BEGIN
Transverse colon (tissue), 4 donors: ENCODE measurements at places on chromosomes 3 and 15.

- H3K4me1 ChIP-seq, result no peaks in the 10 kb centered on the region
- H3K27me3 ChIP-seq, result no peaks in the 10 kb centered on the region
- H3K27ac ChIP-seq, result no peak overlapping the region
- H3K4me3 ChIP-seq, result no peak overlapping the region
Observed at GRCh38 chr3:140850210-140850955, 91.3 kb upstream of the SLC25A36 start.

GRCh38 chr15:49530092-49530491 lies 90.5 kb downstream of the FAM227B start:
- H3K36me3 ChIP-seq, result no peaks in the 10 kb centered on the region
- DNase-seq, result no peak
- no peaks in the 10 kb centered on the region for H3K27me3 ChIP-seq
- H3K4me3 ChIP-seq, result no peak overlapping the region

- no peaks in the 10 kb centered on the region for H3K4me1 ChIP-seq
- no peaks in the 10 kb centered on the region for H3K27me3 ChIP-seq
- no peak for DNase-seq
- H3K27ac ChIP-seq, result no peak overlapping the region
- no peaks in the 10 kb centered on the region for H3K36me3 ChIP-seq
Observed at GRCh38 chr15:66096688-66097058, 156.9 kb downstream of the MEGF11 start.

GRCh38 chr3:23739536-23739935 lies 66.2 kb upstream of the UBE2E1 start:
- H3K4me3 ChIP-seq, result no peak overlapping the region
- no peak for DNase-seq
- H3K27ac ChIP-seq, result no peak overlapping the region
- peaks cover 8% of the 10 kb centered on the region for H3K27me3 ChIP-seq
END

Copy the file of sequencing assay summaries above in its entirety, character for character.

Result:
Transverse colon (tissue), 4 donors: ENCODE measurements at places on chromosomes 3 and 15.

- H3K4me1 ChIP-seq, result no peaks in the 10 kb centered on the region
- H3K27me3 ChIP-seq, result no peaks in the 10 kb centered on the region
- H3K27ac ChIP-seq, result no peak overlapping the region
- H3K4me3 ChIP-seq, result no peak overlapping the region
Observed at GRCh38 chr3:140850210-140850955, 91.3 kb upstream of the SLC25A36 start.

GRCh38 chr15:49530092-49530491 lies 90.5 kb downstream of the FAM227B start:
- H3K36me3 ChIP-seq, result no peaks in the 10 kb centered on the region
- DNase-seq, result no peak
- no peaks in the 10 kb centered on the region for H3K27me3 ChIP-seq
- H3K4me3 ChIP-seq, result no peak overlapping the region

- no peaks in the 10 kb centered on the region for H3K4me1 ChIP-seq
- no peaks in the 10 kb centered on the region for H3K27me3 ChIP-seq
- no peak for DNase-seq
- H3K27ac ChIP-seq, result no peak overlapping the region
- no peaks in the 10 kb centered on the region for H3K36me3 ChIP-seq
Observed at GRCh38 chr15:66096688-66097058, 156.9 kb downstream of the MEGF11 start.

GRCh38 chr3:23739536-23739935 lies 66.2 kb upstream of the UBE2E1 start:
- H3K4me3 ChIP-seq, result no peak overlapping the region
- no peak for DNase-seq
- H3K27ac ChIP-seq, result no peak overlapping the region
- peaks cover 8% of the 10 kb centered on the region for H3K27me3 ChIP-seq